Jan 19, 2020 - Politics & Policy
What Matters 2020

Capitalism's discontents

anti-capitalist photo illustration

Photo Illustration: Sarah Grillo/Axios. Photos: Spencer Platt/Getty Images, Scott Olson/Getty Images, and Erik McGregor/LightRocket via Getty Images

More voters than ever oppose capitalism. That fact has profound implications for the 2020 presidential election, but also for the future of the entire U.S. and global economy.

By the numbers: A Harris poll for "Axios on HBO" finds that socialism is gaining popularity: Four in 10 Americans — and 55% of women between 18 and 54 — say they would prefer to live in a socialist country over a capitalist one.

Why it matters: When it comes to economic policy, both Republicans and Democrats have moved to the left. Just four years ago, Barack Obama was president and a neoliberal consensus prevailed that was terrified of the economic implications of a Trump victory.

  • Trump's win didn't cause the expected stock-market crash, but it did usher in an era of trade wars and declining global growth.
  • Trump rejects the core economic concept of comparative advantage, which says more trade causes broad welfare gains, even for countries that run trade deficits.
  • With the possible exception of Mike Bloomberg, none of the leading Democratic candidates — not even Joe Biden — would embrace the trade deals Obama was keen to adopt.
  • It’s not that all 2020 Democrats are calling for socialism. Indeed, several shun that label. But they’re presenting differing views on a progressive iteration of democratic capitalism.
  • Talk of a Green New Deal reflects Democrats' combined concerns about income disparity and the environment.

What they mean: When Americans say they want to live in a socialist country, they don't mean they want to live in a Marxist command economy. Rather, they mean that they want universal health care, tuition-free education, and a decent day's wage for a decent day's work.

  • "Socialism" is best understood as a term that evinces a deep dissatisfaction with the way that capitalism has played out in America, more than as a clearly-defined ideology.
"Today’s younger generations simply do not accept that companies should pursue profits at the expense of broader environmental and social well-being."
— Klaus Schwab, the founder of the most capitalist conference in the world, writing in Foreign Affairs

Capitalism has delivered mostly for the rich. A major new report, Life Experiences and Income Inequality in the United States, concludes that "adults in the top 1% highest income bracket have dramatically different life experiences than those with middle- and lower-incomes when it comes to financial problems, health care, life satisfaction, and problems with prescription drug costs."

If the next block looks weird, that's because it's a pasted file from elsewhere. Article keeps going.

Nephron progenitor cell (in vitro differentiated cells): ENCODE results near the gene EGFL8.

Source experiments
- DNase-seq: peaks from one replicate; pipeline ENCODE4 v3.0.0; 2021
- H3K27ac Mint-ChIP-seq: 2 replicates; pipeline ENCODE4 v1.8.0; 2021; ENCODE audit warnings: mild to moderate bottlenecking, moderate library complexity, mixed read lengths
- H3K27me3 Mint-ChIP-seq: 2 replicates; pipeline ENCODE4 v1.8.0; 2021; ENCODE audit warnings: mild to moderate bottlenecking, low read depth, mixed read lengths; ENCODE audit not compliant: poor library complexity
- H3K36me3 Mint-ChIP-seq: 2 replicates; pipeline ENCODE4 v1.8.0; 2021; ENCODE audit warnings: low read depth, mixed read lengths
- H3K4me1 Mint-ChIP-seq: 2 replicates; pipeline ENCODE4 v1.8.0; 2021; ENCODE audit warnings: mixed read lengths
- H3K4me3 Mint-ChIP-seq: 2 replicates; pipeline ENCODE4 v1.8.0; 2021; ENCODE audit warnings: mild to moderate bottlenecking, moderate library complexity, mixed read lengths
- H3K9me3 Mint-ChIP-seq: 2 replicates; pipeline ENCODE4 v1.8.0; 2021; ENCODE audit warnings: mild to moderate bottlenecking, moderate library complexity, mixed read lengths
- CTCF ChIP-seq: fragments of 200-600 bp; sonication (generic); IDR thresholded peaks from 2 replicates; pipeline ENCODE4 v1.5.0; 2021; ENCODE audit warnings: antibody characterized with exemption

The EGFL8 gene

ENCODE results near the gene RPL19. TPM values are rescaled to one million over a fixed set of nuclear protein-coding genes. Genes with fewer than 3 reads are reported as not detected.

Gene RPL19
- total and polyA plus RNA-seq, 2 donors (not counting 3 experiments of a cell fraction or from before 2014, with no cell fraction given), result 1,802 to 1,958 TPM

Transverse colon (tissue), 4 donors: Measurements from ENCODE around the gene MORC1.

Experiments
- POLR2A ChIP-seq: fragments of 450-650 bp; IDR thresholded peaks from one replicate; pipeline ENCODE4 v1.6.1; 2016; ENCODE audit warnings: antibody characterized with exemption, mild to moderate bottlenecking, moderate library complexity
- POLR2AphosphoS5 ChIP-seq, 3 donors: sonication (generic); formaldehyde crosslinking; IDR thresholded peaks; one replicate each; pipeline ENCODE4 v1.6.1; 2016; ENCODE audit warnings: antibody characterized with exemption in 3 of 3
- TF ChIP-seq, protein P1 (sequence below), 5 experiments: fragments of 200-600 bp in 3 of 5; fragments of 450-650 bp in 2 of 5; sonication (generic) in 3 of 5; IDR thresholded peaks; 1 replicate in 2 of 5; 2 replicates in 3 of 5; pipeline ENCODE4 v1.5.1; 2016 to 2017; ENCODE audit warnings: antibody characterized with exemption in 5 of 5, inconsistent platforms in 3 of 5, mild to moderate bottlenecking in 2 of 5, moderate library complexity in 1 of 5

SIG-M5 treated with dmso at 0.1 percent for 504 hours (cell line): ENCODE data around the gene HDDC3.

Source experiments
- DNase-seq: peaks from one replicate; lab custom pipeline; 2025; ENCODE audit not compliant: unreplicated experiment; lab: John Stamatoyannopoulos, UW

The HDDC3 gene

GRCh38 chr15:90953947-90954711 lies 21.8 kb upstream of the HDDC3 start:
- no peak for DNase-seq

• The middle classes feel that capitalism has left them behind, reporting dissatisfaction with everything from employment to housing and educational attainment.
  • A recent GAO report found that "economic mobility in the United States is limited," and that as much as two-thirds of economic status is passed down from parents to children.

Inequality has become impossible to ignore both economically and politically, especially now that the U.S. is led by a billionaire president.

  • The 2019 Wealth-X billionaire census found the U.S. was the only major country to see an increase in the number of billionaires last year. It now has more than 700 billionaires — more than the next four countries (China, Germany, Russia, and the U.K.) combined.

Among the 2020 Democrats, Bernie Sanders is the only self-avowed Democratic socialist. But if he or Elizabeth Warren became president, the capitalist system could face significant overhaul. Under their visions:

  • Health care would be largely run by the government and private insurance eliminated.
  • The richest Americans would face higher taxes. Warren would impose a 2% tax on households with $50 million in net worth, and an additional 4% annual tax on amounts above $1 billion.
  • Sanders' plan has more tax brackets than Warren's proposal, ranging from a 1% tax on wealth over $32 million to an 8% tax on wealth over $10 billion.
  • They'd offer tuition-free college and cancel student loan debt. The big difference: Warren released a plan that would eliminate debt via executive action, so she could bypass Congress. Sanders introduced legislation in the Senate that would eliminate all of the student loan debt (about $1.6 trillion).
  • Biden and Pete Buttigieg are more likely to call for fixing the system rather than overhauling it and replacing it with a new one.
  • This WaPo report breaks down the spending disparity between the two camps.

The bottom line: Capitalism has failed most Americans in recent decades. Instead, it has created an economy which feels — and is — deeply unfair. Tapping into that wellspring of resentment will be a major source of political support for all successful candidates in 2020.

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